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St. Louis School includes all students in the classroom

First slide

When second grader Matthew Reeder rolled through the doors of St. Louis School in Alexandria in 2014, he had no idea his presence was paving the way for students with special needs. Matt suffers from a type of cerebral palsy that caused severe physical disabilities. He was wheelchair-bound and non-verbal, requiring an iPad to speak. 

His road to St. Louis began after two years in the public school system. By the end of the first grade, it was apparent to his mom, Trisha Reeder, that it was not the best fit. Matt’s two older siblings were attending St. Louis School so she decided to ask then-Principal Kathleen McNutt if there were any options for her son. 

While it was unknown territory for McNutt and her staff, they were willing to try. 

Since they did not have the program set up specifically for students with special needs they looked at what it would take to keep Matt in the classroom with the general student population, known as full inclusion.

After assessing his needs and looking at full inclusion in schools in other dioceses, the school’s “yes” came. Matt tested into second grade and was accepted on the condition that he have a health aid provided by his parents to assist him with some of his physical challenges such as eating and using the restroom.

The news was such a relief for Reeder, who immediately saw a change in Matt.

“As soon as he started here I could tell there was a huge weight lifted off his shoulders,” said Reeder. “They treat him like the rest of the class. I was nervous that other parents would say, ‘it takes away from  my kid's education because it takes the teacher extra time.’ But never once has that been the case. It has actually been the exact opposite. So many parents have been so grateful that we allow all children here and that their children have been able to work with someone who learns differently and has taught them new lessons in life that they would not get otherwise.”

Matt is now in seventh grade and loves computer class and his friends, who have been with him since second grade. He is able to walk from class to class, only needing his wheelchair to travel between school buildings. While he is able to traverse the elementary landscape side by side with his peers, he does have a unique education plan. He excels in most subjects but is still at a second-grade level in math. Instead of taking world languages, he is working with his resource teacher on more vocational and skill-based lessons.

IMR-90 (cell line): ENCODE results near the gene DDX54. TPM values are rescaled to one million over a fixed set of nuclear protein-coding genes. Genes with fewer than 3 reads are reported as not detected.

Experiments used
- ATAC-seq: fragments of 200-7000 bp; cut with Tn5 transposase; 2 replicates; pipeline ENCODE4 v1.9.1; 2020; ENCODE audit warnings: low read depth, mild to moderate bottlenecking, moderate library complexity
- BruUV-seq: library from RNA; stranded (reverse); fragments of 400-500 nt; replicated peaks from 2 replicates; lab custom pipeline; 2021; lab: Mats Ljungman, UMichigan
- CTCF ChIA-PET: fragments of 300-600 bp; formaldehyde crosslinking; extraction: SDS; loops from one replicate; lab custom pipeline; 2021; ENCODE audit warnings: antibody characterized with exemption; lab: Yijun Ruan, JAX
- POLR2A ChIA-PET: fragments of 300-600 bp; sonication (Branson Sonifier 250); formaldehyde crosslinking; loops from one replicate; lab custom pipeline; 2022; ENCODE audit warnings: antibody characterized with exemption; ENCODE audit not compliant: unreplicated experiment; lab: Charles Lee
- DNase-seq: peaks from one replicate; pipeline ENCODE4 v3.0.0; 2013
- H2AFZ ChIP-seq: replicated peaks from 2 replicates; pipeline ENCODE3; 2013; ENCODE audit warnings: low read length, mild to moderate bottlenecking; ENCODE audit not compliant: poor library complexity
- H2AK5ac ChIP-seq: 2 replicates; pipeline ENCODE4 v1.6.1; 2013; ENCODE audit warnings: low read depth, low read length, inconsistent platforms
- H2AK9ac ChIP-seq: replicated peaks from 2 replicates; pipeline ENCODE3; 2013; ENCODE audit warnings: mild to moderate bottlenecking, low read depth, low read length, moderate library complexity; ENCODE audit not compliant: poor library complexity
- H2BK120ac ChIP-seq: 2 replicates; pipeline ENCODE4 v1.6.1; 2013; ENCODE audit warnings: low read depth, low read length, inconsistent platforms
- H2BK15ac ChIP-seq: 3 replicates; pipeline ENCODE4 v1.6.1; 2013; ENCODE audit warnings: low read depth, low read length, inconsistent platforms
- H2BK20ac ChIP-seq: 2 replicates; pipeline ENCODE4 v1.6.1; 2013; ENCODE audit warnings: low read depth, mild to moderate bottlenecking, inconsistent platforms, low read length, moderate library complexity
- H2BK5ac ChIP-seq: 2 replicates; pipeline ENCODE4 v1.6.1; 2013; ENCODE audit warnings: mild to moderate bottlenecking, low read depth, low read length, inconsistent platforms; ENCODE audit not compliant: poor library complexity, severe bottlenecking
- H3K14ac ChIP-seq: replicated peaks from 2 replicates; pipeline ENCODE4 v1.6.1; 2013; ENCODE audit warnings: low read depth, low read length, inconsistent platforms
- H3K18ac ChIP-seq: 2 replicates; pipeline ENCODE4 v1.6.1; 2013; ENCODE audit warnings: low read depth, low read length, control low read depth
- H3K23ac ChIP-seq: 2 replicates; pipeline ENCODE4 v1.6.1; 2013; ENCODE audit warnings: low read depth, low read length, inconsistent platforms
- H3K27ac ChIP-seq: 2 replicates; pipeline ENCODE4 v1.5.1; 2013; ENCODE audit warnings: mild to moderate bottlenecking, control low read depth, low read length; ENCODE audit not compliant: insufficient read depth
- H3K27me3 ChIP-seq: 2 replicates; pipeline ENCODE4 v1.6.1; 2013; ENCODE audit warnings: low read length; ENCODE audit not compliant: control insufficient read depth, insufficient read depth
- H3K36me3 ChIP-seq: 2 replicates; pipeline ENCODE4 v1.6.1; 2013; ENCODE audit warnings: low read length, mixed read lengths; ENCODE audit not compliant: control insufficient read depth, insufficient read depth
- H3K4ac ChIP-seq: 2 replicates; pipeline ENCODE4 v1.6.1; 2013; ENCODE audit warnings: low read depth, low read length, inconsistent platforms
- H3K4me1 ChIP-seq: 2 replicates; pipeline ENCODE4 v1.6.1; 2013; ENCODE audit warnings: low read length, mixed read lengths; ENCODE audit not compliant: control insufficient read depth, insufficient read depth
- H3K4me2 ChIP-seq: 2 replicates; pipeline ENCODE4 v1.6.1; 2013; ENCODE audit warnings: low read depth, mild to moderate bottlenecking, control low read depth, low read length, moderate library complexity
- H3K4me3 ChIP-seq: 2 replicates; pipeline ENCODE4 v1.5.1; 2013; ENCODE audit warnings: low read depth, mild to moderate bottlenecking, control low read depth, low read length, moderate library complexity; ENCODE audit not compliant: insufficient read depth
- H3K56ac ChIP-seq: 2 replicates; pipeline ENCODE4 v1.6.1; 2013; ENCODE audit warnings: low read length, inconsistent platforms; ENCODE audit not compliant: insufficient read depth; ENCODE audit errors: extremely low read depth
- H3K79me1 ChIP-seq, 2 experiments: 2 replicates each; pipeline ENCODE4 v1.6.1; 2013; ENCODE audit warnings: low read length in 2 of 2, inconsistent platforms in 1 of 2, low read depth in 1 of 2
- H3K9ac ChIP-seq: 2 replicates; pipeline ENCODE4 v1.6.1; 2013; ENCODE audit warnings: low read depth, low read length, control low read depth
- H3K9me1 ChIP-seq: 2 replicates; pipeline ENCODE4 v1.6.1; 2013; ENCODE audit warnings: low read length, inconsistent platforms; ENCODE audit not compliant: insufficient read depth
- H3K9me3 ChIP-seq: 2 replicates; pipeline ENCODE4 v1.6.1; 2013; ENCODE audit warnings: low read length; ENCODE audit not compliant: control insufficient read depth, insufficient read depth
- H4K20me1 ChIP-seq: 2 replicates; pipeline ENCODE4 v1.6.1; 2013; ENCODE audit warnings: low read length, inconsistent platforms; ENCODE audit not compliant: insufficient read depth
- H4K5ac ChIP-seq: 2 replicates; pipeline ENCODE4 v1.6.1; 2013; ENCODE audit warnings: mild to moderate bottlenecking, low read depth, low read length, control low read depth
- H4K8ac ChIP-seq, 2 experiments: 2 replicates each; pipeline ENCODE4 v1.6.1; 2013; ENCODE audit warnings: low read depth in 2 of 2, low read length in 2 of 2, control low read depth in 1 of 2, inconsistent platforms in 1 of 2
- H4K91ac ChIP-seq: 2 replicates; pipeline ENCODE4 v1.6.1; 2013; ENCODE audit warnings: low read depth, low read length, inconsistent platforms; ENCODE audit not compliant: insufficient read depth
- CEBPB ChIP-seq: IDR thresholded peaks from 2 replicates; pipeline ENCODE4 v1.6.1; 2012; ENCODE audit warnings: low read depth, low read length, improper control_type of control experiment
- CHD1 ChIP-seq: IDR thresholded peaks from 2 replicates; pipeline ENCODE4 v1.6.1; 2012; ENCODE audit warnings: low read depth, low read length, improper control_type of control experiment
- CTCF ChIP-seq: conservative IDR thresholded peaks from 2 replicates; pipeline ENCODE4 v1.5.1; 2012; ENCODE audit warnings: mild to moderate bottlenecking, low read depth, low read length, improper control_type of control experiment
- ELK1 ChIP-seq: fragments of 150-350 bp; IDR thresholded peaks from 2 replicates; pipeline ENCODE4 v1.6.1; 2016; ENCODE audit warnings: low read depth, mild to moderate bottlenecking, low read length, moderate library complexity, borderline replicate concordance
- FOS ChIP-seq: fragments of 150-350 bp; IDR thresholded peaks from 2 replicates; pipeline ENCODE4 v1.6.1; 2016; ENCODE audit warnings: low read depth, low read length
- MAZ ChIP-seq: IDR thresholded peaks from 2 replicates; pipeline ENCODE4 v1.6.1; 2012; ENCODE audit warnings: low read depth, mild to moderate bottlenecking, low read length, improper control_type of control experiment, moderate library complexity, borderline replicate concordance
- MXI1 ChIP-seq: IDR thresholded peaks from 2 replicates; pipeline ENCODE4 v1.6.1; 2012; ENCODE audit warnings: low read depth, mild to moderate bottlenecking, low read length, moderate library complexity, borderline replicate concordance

This year, he began giving presentations to the younger grades about students with disabilities. 

“It has been amazing to see what he has been able to do,” said McNutt. “He is an inspiration.” 

Over the past five years, Matt’s success and the school’s ‘we can do it’ attitude toward special needs have led to a complete mindset change. According to St. Louis Principal Anne Dyke, the school currently has more than 70 students with individualized education plans and three other students with severe physical and mental disabilities. One of whom is an energetic kindergartner with Down syndrome. 

Dyke is hoping their budget will allow them to grow their resource team and hire a reading specialist. She believes this will not only benefit students with special needs but the general student population as well.  

“Students having contact with people with disabilities helps them see the beauty in all students,” said Dyke. “They are going to be employers and government leaders and have roles of leadership. They will be looking at the entire population without prejudice because they have interacted with people with special needs.”

While Dyke continues to expand full inclusion at the elementary level, McNutt has taken it to high school. 

As the new head of school at Bishop Ireton High School in Alexandria, McNutt is sharing the lessons she learned from Matt with faculty, staff and students. With some new initiatives already taking effect in her first year at Ireton, she takes comfort in knowing that students like Matt will have a place to thrive after elementary school. 

Kassock is a freelancer in Fredericksburg.

 

© Arlington Catholic Herald 2020